Carolina Day School

Honors Papers 2021-22

Issue link:

Contents of this Issue


Page 33 of 135

Calloway 1 Sam Calloway Dr. Husemann Victorian Ghosts and Monsters 18 September 2020 Dracula Is Far Too Voluptuous For Victorian England Folks Horror stories have been popular for ages. People gravitate towards them for many reasons, so it is no surprise Dracula, by Bram Stoker, caught the imaginations of countless individuals. Even today Count Dracula remains an intriguing monster. Most readers may not be able to put their finger on it, but something about him scares and interests them. Jeffrey Jerome Cohen described why monsters have this effect on people in "Monster Culture (Seven Theses)" (Cohen 1). He describes seven different types of fears that monsters can embody. Dracula utilizes several of these; however, Cohen's first thesis, "the monster's body is a cultural body," catches the eye (Cohen 4). The first thesis says that monsters embody a culture's fear, which is what makes them so scary. Dracula embodies Victorian England's fear of sexual desire. In particular, it contradicts the idea that men have a stronger mind than women, shows Dracula bringing out women's sexual desires, and hints at homosexuality. The first way in which Dracula represents, and challenges, Victorian England's cultural fear of sexual desire is by demonstrating women having power over men in sexual positions. Victorian England had very strict gender roles. Men were viewed as "industrious breadwinners and women as their loyal helpmeets" (Gender Ideology & Separate Spheres). The men had the intellect, and the women had the heart. However, in Dracula, when the women vampires go after men, they become nearly powerless against the women. When Johnathan Harker first meets the three vampire women, in Dracula's house, he is powerless to stop them: "[He closes] his eyes in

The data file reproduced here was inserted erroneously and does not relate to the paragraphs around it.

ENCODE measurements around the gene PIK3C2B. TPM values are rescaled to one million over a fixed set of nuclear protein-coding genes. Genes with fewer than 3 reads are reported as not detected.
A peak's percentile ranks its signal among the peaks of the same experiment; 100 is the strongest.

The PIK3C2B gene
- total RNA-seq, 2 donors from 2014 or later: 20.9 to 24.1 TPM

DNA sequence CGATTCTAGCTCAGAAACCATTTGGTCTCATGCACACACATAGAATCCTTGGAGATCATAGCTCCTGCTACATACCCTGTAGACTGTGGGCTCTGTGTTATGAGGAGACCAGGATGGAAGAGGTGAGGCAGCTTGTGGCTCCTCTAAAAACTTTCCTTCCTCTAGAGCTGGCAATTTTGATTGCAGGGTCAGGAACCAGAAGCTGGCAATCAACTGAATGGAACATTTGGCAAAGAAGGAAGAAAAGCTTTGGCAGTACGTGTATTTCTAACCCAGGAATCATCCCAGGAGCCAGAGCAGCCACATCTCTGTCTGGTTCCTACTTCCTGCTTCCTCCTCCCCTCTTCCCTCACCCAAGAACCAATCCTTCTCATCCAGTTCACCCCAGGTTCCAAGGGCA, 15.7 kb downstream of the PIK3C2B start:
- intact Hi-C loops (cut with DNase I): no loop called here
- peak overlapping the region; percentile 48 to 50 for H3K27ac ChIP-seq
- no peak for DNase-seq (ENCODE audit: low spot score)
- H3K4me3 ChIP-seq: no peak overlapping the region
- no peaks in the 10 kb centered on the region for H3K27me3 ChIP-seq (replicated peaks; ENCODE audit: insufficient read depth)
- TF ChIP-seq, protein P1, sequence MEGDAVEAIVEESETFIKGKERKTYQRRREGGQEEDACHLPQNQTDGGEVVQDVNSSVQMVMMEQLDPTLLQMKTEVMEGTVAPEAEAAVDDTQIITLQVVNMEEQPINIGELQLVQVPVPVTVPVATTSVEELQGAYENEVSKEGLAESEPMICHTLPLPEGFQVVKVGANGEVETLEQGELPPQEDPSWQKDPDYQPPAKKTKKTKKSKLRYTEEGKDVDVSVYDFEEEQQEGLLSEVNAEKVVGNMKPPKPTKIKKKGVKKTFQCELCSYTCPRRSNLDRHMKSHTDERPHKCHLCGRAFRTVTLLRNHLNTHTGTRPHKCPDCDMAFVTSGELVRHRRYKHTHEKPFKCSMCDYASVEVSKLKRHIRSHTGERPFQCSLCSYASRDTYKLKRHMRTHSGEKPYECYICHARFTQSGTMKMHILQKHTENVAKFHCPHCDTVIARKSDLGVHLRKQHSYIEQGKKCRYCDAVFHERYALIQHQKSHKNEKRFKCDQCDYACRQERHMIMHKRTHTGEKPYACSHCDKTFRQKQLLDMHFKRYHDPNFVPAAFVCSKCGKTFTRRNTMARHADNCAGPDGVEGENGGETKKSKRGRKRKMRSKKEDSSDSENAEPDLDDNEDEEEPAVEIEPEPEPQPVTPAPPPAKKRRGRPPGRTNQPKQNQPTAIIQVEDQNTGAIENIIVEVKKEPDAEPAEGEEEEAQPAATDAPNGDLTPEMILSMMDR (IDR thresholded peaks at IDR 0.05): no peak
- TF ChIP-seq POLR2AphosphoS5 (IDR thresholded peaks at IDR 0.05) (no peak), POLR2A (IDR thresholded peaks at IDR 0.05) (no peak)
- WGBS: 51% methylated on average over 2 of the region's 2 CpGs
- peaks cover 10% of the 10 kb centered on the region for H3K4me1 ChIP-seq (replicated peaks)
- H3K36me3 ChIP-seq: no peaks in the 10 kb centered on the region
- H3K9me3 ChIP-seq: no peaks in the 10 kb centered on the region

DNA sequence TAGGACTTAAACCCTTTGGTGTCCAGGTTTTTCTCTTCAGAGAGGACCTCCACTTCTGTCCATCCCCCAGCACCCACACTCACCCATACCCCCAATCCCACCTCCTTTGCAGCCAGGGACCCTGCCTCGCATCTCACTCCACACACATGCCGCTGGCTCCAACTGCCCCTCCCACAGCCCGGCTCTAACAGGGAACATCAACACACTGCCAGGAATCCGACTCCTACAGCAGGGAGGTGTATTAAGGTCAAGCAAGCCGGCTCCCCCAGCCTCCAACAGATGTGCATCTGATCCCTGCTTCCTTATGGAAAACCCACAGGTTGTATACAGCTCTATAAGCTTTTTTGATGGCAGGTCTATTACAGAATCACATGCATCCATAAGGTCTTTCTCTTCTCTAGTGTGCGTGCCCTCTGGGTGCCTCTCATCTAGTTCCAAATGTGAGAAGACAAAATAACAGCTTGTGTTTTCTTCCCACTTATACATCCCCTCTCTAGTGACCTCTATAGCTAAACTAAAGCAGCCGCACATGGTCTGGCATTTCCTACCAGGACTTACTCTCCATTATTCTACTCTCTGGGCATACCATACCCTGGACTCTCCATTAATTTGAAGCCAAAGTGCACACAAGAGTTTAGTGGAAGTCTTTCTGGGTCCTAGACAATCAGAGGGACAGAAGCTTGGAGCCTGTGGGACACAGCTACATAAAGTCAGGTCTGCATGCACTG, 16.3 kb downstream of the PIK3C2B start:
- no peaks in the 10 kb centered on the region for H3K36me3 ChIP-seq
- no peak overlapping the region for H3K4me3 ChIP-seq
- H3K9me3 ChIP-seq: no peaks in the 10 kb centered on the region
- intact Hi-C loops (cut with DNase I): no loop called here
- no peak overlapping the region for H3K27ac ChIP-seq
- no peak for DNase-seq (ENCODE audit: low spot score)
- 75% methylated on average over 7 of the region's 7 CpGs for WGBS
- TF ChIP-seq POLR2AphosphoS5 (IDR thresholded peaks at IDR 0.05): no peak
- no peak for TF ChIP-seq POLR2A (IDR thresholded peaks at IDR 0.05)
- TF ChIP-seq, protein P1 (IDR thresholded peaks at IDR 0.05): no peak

Articles in this issue

view archives of Carolina Day School - Honors Papers 2021-22